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Kinesiology is the study of the anatomy of movement with a focus on muscle recruitment strategies used in executing – and optimizing – functional tasks. Effective muscle action depends upon the status of brain function, somatosensory input, and postural control or stability maintaining functioning postures. Optimum muscle function occurs in the presence of optimum joint alignment and related muscle length and strength. [1]

Muscles serve upright maintenance and purposeful actions regardless of the existing functioning joint alignment – indeed, muscles are remarkably capable of meeting a functional need despite underlying bone and joint positional problems. When used tonically and for a long time in a faulty movement or balancing strategy, muscles adapt to use in shortened state by shortening. (See also Physiologic Adaptation, below.)

Sahrmann (2002 and 2010) addresses problems of muscle couple imbalances that result from movement system impairment syndromes. In muscle couple imbalance, one muscle (or group) dominates (eventually becoming shortened and overused) and its antagonist or synergist becomes dominated (long and underused). (See Movement System Analysis approach for more details.)


Walk with your lower limbs turned way out and notice that you use the hip adductor muscles – intended to draw the thighs together – rather than the hip flexor muscles – intended to swing the swing limb. Enhancing functioning joint alignment fosters purpose-related recruitment of kinesiologically correct muscles.

TheraTogs’ Role in Kinesiology

Rather than stretch the dominant (short) muscles, clinicians use TheraTogs to address the faulty underlying movement strategies – which provoke the imbalance – by:

  • Optimizing the functioning base of support – aligning the feet and knees in standing and the pelvis in sitting positions

  • Improving resting postures – the alignments from which the wearer initiates movements that are more developmentally and kinesiologically appropriate

  • Improving functioning alignment and stability in the trunk and hips or scapulae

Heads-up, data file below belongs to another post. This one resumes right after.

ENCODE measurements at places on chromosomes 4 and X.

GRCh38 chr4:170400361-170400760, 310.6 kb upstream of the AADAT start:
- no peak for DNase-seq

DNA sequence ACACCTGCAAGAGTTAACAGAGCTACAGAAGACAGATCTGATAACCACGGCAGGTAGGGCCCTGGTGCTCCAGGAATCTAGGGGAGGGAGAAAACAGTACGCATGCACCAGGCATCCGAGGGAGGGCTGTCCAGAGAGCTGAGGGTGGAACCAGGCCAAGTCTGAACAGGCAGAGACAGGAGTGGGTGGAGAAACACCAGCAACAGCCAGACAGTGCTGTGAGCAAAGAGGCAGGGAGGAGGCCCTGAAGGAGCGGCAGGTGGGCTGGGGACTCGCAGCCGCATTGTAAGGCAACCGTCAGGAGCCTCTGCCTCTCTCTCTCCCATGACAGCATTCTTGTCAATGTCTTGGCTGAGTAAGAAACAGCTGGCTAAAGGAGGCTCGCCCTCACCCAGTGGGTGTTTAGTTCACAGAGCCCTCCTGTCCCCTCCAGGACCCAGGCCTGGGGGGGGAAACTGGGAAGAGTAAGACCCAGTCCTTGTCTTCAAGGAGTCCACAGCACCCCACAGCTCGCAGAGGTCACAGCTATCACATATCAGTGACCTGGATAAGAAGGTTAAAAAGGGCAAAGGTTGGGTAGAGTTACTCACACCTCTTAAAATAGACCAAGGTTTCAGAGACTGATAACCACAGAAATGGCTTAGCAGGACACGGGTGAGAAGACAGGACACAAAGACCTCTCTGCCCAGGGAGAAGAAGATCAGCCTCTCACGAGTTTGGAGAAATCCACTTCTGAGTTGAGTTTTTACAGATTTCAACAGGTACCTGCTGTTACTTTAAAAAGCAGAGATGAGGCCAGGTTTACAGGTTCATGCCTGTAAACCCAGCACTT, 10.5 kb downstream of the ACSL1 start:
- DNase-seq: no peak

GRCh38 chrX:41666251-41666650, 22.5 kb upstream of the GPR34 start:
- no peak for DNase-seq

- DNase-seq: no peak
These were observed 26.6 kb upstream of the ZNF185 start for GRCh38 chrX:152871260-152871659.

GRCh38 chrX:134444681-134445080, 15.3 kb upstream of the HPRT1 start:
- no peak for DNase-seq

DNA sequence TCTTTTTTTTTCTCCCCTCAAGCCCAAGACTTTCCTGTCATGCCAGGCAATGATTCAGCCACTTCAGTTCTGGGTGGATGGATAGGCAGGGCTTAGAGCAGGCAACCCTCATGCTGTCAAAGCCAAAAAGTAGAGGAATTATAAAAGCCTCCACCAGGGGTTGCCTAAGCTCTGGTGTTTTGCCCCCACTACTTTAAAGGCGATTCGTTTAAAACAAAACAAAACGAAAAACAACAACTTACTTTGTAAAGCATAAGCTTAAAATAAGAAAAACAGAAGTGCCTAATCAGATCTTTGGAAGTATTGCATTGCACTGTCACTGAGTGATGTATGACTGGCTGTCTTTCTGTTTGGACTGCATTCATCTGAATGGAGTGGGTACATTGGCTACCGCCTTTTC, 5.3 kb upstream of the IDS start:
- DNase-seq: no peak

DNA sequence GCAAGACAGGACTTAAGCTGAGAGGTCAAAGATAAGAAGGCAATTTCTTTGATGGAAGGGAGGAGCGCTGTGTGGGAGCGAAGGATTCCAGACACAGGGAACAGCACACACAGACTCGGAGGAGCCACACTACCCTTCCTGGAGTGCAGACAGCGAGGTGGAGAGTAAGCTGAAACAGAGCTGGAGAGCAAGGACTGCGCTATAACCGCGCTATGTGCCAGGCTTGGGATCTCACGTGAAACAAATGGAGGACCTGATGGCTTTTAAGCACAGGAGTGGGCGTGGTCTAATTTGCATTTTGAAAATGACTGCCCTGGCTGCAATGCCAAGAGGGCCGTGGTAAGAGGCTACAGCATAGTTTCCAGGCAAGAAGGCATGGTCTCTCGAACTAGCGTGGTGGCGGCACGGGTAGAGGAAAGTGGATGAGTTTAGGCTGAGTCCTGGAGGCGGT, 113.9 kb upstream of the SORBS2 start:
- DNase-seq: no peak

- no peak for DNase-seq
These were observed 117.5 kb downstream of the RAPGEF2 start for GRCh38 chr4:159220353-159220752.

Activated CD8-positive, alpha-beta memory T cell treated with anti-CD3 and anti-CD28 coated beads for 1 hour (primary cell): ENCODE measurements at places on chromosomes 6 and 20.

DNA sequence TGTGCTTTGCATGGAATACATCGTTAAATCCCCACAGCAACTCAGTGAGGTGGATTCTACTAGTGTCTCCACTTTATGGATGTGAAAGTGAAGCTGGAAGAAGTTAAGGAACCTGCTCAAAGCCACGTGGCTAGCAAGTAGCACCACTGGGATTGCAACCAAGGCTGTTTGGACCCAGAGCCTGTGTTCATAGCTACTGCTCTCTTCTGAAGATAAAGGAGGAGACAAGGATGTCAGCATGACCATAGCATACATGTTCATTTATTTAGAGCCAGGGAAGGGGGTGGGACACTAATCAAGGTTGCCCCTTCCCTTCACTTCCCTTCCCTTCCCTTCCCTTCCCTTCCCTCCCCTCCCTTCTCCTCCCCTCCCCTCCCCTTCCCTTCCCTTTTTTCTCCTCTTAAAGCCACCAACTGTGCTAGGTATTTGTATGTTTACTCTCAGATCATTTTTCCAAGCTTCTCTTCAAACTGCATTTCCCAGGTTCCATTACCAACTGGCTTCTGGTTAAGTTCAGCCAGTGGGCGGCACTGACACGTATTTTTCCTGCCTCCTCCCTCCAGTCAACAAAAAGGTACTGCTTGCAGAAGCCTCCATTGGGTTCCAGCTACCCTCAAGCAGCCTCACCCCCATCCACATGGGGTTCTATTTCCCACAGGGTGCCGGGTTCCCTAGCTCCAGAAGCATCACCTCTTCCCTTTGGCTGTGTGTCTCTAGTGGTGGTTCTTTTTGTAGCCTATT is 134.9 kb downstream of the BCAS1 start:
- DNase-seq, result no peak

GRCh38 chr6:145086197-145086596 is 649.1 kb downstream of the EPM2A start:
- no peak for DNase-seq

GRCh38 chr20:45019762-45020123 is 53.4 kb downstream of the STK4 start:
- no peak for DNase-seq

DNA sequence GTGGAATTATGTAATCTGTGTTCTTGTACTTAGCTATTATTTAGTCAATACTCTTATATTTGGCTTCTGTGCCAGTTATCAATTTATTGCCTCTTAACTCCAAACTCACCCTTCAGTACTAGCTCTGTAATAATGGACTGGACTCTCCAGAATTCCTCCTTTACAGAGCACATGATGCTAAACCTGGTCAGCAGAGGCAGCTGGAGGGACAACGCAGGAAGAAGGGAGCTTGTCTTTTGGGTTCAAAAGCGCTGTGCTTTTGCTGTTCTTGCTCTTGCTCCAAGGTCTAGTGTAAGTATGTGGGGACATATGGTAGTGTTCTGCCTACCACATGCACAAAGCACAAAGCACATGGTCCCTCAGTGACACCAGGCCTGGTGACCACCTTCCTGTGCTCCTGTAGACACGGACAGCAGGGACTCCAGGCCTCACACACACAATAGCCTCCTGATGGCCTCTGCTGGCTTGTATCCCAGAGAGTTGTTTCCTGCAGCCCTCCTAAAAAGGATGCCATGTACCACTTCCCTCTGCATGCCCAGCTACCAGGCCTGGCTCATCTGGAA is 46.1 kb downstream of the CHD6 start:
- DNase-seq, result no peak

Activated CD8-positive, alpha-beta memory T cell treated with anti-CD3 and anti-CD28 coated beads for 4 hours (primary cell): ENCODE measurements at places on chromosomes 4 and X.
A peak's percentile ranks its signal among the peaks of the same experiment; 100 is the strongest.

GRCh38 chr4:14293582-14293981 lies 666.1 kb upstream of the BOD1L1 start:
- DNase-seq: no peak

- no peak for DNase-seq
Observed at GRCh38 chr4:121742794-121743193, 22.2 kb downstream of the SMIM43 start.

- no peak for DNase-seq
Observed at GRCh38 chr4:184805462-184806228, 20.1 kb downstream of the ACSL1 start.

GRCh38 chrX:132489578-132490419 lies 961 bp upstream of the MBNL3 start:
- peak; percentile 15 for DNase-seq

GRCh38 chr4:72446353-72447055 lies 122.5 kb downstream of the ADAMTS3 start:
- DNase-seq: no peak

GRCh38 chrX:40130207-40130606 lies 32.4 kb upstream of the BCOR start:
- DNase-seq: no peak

• Using strapping shorten underused muscles and letting them work in shortened state

  • Increasing the level of sensory awareness – and therefore, the recruitment – of underused muscles.

Maguire (2009) evaluated affected hip abductor muscle activity in adults with stroke while walking a) with a cane, and b) without the cane but wearing TheraTogs garments with hip abduction-assist strapping applied to the affected side. [2] Hip muscle activity diminished with cane use and increased significantly with the TheraTogs. The positive outcomes of this preliminary study have prompted a larger study that is now underway in Switzerland. [3]

Tip: TheraTogs are made of elastic fabrics. They are not capable of providing passive support to the torso. They cannot possibly produce limb motions. They provide flexible assistance to the wearer who functions in improved postural and joint alignment. It is common to find the wearer develop fatigue while undertaking routine activities in improved alignment. Antigravity muscles are being recruited in new ways and at shorter lengths. Caretakers can easily grant rest periods by loosening key straps temporarily.


  1. Sahrmann SA. 2010. Movement System Impairment Syndromes of the Extremities, Cervical and Thoracic Spines. St. Louis, MO: Elsevier Mosby.

  2. Maguire C, Seiben JM, et al. 2009. Hip abductor control in walking following stroke – the immediate effect of canes, taping and TheraTogs on gait. Clin Rehabil OnlineFirst, published on November 11, 2009 as doi:10.1177/0269215509342335.

  3. Maguire C et al. BMC Neurology 2012, 12 .

The typical TheraTogs client receives up to 10 hours of wearable therapy every day!